The Wainwright was the first tall structure to discover beauty simply in its height. (After all, Sullivan, dubbed the "Father of Skyscrapers," coined the expression "Form follows function.") Success followed Sullivan, who went on to design renowned structures around the country, none more so than the Wainwright. Completed in 1884, this 178-foot-high iron skeleton tower stands as one of St. Louis' most distinctive landmarks. Its slender elegance makes it a favorite with photographers.
Its height made the Wainwright unique at the time it was built. It is estimated that 40 percent of Americans lived in apartments or condos at the end of the 19th century, and they needed taller buildings than what was permitted by law. The Wainwright was three times as high as the next tallest building in St. Louis! It is believed that if it were standing today, it would be the fourth tallest building in St. Louis.
Sullivan's designs are credited with introducing the idea of the skyscraper as we know it today. He proposed that buildings should have a maximum width of 100 feet, with a floor area ratio of no more than 4:1. His ideas also included incorporating windows into the exterior walls of a building for natural light and ventilation.
These concepts are still used today when designing skyscrapers.
Louis Sullivan was a famous American architect. He was renowned as the "Father of Skyscrapers" and the "Father of Modernism" in Chicago. His attention to detail and use of decoration on late-nineteenth-century tall buildings made him one of the most prominent architects of the modernist period. He also advocated for social reform through his work with the Chicago Civic Club and involvement in city government.
Sullivan was born on January 4, 1856 in New York City. His parents were Irish immigrants who had settled in New York City. They had several children but only Louis survived to adulthood. When he was nine years old, his father died and his mother was forced to sell their house to pay off debts. Due to this traumatic experience, Louis grew up in a home where architecture was highly regarded. He studied under Henry Hobson Richardson, one of the leading architects of his time, and then established himself as an independent architect. One of his first commissions was the Chicago Tribune Building, which was completed in 1889 at a cost of $1 million ($10 million in today's dollars). This handsome skyscraper with its Italian Renaissance style was widely praised by critics and attracted many more clients than Sullivan could handle alone. In 1890, he opened an office for himself in Chicago, where he remained until his death in 1959.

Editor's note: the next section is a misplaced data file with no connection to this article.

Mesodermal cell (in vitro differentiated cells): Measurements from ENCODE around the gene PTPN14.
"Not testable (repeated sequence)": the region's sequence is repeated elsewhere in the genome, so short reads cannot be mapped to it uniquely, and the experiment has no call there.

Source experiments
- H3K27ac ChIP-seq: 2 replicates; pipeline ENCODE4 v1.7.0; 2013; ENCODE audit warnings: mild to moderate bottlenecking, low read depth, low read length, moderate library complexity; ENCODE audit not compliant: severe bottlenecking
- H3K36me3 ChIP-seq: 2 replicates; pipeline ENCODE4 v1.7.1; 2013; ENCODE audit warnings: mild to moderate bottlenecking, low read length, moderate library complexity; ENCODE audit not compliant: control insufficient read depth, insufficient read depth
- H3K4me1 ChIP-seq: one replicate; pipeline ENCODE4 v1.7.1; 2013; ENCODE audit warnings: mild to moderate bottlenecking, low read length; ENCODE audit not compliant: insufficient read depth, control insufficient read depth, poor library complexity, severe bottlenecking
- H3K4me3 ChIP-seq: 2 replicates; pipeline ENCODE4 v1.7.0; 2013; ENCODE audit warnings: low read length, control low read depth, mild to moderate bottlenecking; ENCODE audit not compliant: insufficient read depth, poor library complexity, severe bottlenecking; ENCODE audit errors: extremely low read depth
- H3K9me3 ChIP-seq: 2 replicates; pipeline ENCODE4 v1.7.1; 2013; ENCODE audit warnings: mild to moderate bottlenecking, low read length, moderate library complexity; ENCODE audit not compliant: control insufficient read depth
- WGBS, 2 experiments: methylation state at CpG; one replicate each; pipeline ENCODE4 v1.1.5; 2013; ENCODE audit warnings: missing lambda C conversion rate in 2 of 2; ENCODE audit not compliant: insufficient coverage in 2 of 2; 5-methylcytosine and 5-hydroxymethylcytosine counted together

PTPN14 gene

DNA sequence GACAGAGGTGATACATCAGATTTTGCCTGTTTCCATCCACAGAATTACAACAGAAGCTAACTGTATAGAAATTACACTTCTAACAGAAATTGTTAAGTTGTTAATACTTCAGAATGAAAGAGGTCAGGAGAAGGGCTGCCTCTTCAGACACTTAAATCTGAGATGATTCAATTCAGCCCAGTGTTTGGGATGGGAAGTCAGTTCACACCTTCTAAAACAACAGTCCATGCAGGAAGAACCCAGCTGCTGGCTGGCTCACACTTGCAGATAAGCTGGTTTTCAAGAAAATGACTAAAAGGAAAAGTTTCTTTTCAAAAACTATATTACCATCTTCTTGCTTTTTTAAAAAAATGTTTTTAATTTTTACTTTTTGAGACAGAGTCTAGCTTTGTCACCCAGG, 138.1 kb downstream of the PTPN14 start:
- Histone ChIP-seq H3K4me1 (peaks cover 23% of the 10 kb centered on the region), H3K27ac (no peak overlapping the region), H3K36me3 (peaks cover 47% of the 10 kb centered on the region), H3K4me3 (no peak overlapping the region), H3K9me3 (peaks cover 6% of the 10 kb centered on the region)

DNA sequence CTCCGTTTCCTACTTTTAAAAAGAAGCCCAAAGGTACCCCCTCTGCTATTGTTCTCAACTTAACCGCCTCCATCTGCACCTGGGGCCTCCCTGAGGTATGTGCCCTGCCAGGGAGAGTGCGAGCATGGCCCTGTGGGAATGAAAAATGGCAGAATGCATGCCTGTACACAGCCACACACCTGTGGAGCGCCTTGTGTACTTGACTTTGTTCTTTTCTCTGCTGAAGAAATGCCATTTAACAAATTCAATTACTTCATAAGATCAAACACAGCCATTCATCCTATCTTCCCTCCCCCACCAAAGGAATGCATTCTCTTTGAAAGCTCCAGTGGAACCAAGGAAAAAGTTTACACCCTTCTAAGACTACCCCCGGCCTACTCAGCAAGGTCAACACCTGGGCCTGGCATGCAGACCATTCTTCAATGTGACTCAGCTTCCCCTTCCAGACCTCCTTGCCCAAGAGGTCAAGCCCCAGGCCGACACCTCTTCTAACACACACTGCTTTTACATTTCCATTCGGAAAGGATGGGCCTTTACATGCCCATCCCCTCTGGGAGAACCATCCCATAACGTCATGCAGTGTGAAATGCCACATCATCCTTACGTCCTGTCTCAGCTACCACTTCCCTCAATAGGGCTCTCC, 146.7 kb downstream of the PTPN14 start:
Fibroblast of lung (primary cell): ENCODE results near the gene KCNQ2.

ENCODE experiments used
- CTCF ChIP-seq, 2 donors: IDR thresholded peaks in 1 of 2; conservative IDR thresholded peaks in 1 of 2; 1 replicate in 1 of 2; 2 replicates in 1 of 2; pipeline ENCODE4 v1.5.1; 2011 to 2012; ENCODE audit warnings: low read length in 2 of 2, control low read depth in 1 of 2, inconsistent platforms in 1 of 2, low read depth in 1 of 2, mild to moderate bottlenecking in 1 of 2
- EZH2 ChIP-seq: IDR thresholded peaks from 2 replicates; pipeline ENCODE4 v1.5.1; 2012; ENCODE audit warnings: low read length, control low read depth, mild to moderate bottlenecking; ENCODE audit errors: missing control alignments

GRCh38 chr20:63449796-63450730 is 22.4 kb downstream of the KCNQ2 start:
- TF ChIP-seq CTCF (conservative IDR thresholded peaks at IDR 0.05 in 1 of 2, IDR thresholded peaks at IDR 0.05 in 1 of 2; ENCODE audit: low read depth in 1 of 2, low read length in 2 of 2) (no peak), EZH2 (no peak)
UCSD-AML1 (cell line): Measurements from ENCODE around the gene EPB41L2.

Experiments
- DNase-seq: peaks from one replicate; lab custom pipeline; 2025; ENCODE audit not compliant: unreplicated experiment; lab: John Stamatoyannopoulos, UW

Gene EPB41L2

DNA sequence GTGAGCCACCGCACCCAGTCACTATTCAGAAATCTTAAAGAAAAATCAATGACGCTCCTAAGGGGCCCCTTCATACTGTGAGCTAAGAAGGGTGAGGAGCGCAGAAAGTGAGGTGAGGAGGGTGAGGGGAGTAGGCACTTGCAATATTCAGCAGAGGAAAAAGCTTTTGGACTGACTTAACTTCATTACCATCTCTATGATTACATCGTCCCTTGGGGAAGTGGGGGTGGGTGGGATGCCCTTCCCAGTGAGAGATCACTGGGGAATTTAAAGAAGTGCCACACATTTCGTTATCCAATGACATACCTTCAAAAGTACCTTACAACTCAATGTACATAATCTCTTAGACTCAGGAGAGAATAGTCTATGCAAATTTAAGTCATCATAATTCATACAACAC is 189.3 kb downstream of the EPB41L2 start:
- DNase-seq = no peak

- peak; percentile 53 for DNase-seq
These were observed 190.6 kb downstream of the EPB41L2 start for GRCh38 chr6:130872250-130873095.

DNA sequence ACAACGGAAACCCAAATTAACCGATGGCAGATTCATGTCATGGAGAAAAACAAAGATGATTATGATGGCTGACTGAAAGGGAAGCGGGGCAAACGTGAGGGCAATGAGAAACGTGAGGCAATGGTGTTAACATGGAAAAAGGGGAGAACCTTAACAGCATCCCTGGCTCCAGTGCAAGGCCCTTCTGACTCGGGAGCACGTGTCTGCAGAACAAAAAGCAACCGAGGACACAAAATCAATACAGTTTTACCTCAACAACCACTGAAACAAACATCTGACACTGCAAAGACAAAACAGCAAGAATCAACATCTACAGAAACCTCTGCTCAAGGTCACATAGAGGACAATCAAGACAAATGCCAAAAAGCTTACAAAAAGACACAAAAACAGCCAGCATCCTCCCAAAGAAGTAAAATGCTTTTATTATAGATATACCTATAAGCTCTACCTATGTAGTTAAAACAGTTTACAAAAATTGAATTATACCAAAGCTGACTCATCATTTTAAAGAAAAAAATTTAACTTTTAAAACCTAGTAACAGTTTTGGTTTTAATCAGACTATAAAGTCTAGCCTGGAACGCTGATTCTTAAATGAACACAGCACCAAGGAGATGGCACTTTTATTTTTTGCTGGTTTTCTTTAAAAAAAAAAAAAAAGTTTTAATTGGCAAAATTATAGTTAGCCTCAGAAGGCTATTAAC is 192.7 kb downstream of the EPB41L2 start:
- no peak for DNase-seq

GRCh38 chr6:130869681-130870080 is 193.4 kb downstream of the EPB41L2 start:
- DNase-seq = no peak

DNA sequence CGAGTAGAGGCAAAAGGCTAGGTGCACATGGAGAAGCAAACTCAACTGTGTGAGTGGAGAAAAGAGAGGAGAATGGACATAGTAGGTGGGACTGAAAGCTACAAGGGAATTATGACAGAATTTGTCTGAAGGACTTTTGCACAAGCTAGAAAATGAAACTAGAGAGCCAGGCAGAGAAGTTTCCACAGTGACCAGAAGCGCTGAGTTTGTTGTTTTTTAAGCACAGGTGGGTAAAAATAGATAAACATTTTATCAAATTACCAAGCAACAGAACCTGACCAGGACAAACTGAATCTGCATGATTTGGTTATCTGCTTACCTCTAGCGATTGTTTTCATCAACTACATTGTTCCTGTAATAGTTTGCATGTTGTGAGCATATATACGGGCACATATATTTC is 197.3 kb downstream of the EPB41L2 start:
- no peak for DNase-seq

As his reputation as a leading architect grew, so did the demands on his time.
The distinctive trait of a skyscraper, according to Sullivan, was its height, and the building's design should assist that purpose by highlighting its upward movement. He believed that a building's design should reflect how it will be used, and it should be efficient in its use of space. In addition, he proposed that a building should have an unobstructed view from the street to the top of the structure, where it should break away in a "curtain wall" or "skylight". This allows light into the building and views out toward the horizon.
These are the main ideas behind Sullivan's theory on the ideal skyscraper. However, they were not original ideas but rather extensions of thoughts expressed by others before him. For example, William Le Baron Jenney is often credited with introducing the idea of a curtain-wall system for window openings, which allowed sunlight into the building while keeping out wind and rain. But this concept was also discussed by John Ruskin and other architects of the day, and may have been implemented early in Chicago's commercial architecture.
Another important factor in determining the shape of a building is its site. If possible, a site should face east or west, so that there is no need for a roof over the morning or afternoon sun.